Communism will fall because of reading, they’re all becoming smarter than the smart ones, they ask too many questions, they have more and more desires and requests, constitutional rights, written and unwritten rights. We can barely keep writers under control. No censorship exists that can resolve the problems of the entire world, all the readers.

(Passages like this one, and countless others, feel as if they could be, with a few substitutions — democracy for communism, say — taken from the pages of a recent Republican Party platform.)

Finally, Zukermann has heard, or read, enough, and he transfers Filofteia to Import-Export, telling her it will do her “a world of good,” though she interprets his motives a bit more archly, writing, “Well, going by the look on his face, he seemed to be saying: You’ve gone off your rocker and you need a break, but I hope I’m guessing wrong.”

She is not wrong, and sees the new job as a punishment, feeling like “a convict, an innocent prisoner.” Import-Export gives her access to all the books shipped to Romania, including many sent unsolicited by US intelligence agencies. It is revelatory and terrifying to learn so much about the outside world, such as how Poland has to import “capitalist wheat” to feed itself. “I’m much too astounded and overwhelmed and nervous and frightened and …!” After just one week, her new position has “completely and fundamentally changed [her] view of the world and of censorship! It’s turned my soul upside down!” But instead of railing against censorship, she clings to it even more tightly. Her indoctrination continues with a posting at The Lodge, a quasi-religious outpost led at the “very top” by a writer who “can be none other than God.” Their ultimate goal is “to educate the Censor inside every thinking human being. To train them to be their own Censor, but to not even suspect it, to not know.”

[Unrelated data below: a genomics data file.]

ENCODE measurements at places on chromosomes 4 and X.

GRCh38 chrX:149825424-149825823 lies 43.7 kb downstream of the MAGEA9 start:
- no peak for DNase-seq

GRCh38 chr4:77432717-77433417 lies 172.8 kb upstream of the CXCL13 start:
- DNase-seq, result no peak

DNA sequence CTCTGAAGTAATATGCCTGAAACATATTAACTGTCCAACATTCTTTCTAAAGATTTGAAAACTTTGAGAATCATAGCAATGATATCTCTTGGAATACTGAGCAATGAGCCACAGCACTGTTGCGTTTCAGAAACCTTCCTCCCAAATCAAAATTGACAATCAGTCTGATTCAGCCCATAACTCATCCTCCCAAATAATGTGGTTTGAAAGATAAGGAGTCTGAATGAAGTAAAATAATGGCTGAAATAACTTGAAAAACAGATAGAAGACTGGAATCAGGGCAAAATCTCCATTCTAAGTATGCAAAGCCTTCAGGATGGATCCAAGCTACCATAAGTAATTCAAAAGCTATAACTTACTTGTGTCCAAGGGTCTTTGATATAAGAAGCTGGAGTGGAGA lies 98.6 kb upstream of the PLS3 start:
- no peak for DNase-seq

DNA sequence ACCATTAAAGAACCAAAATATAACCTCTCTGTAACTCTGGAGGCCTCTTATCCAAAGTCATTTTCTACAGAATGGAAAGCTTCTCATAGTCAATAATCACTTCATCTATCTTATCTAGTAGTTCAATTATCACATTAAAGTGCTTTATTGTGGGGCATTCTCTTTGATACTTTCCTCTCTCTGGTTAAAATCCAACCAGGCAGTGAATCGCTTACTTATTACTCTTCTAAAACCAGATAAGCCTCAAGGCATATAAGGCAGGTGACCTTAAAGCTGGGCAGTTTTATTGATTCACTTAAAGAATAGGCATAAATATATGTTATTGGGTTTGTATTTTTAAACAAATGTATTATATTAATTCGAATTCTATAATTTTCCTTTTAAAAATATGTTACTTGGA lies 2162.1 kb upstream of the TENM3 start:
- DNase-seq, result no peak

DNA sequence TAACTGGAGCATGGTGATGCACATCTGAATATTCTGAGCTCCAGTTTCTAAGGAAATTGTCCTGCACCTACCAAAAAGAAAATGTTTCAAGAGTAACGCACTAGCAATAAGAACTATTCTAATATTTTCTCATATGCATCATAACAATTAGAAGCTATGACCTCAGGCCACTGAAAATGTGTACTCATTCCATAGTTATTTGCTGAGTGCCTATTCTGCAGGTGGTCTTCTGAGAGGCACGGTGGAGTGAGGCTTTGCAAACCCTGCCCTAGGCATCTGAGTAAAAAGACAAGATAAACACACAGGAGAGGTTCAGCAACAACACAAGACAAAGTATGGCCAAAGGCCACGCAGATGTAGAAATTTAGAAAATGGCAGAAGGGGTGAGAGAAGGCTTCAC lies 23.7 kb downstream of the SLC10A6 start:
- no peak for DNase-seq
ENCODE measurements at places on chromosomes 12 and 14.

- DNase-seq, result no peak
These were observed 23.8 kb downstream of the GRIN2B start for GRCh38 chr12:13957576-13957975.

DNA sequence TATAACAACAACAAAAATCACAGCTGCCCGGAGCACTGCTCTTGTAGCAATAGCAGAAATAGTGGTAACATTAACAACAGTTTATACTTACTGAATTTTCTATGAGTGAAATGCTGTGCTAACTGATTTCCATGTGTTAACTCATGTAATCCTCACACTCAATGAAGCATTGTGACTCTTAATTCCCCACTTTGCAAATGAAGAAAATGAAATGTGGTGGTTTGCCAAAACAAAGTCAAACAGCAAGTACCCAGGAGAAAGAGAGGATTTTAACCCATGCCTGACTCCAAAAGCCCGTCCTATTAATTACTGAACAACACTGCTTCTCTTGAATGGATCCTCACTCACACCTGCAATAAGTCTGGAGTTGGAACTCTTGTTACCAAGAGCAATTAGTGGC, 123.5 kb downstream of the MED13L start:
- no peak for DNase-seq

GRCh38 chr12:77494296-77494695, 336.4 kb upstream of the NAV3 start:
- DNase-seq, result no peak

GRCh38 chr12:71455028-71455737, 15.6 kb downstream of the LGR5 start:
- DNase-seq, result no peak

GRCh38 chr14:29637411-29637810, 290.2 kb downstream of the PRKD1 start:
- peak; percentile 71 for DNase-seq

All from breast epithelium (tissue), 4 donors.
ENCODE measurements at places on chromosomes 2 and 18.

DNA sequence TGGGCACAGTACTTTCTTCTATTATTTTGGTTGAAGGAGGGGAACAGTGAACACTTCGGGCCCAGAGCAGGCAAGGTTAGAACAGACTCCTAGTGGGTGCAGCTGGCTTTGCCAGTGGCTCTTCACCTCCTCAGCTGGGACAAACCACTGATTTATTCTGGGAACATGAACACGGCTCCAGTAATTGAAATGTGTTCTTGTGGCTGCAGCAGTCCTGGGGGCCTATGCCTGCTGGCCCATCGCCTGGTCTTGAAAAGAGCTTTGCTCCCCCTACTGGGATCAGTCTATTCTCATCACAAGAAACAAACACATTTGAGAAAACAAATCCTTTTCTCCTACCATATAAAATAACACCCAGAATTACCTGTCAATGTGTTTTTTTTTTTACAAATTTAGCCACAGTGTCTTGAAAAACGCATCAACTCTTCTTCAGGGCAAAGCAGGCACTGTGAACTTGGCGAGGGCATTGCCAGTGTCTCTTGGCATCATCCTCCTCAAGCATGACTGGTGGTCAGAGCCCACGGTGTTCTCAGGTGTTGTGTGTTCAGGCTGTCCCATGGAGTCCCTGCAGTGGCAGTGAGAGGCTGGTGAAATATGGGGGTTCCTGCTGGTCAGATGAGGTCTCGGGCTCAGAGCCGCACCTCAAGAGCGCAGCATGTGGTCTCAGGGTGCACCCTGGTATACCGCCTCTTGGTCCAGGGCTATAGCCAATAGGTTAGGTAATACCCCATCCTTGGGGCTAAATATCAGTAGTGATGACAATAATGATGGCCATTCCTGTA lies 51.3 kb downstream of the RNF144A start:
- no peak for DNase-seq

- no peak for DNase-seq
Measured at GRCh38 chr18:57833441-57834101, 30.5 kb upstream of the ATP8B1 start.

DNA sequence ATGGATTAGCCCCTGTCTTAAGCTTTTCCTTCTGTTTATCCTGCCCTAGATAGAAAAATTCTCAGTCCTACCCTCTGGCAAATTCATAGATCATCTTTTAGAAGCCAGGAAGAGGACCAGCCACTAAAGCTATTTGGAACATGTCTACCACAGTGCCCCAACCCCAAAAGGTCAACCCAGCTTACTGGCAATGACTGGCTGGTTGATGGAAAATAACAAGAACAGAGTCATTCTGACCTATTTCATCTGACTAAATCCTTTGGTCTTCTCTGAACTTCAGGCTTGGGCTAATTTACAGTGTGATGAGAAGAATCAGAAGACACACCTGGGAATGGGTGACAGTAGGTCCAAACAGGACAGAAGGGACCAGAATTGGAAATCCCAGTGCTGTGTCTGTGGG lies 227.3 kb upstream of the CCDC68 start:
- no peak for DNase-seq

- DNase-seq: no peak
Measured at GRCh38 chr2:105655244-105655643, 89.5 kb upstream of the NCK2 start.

It is an insidious and confusing conclusion, with implications and insinuations that left me with more questions than I could possibly enumerate. In its own way, Filofteia’s fate seems as shattering as Winston Smith winning the victory over himself and coming to love Big Brother. Part of what feels so uncomfortable is the pressing relevance of a fictional account of censorship from nearly 50 years ago in communist Romania. On the day I began writing this review, Friday, August 12, 2022, the author Salman Rushdie was attacked by a man with a knife, likely because he wrote a novel, The Satanic Verses, that resulted in a price being put on his head in 1989 by Iran’s Ayatollah Ruhollah Khomeini. A spokesman for Iran’s current Foreign Ministry denied involvement in the assassination attempt but said that Rushdie had insulted “the holiness of Islam.” The day before, National Public Radio published a story admonishing Texas gubernatorial candidate Beto O’Rourke for using the work “motherfucker” in response to a man who chuckled when O’Rourke mentioned the Uvalde school shooting where 21 people were killed, including 19 children. A week earlier, the residents of Jamestown Township in western Michigan voted to defund the local library because it refused to remove LGBTQ-themed books for young adults. And the instances of ostensibly democratic Americans seeking, in the year 2022, “to educate the Censor inside every thinking human being” go on and on and on.

So many are so afraid of people speaking out. And perhaps that is understandable, as Filofteia extols: “Quiet. Quiet. Silence means censorship. The most efficient way of censoring.” Don’t let them silence you. Speak out with uncensored voices, even if that voice insults, offends, challenges, or enrages. Or, as Rushdie put it in May at the PEN America Emergency World Voices Congress of Writers: “We can emulate Orpheus and sing on in the face of horror, and not stop singing until the tide turns, and a better day begins.”


Cory Oldweiler is a freelance writer and editor.

LARB Contributor

Cory Oldweiler writes about translated fiction and nonfiction for several publications, including Words Without Borders and the Southwest Review. His criticism also appears in The Washington Post, Boston Globe, and Star Tribune, among other outlets. He wrote the 2015 novel Testimony of the Senses, inspired by the symphonies of Gustav Mahler.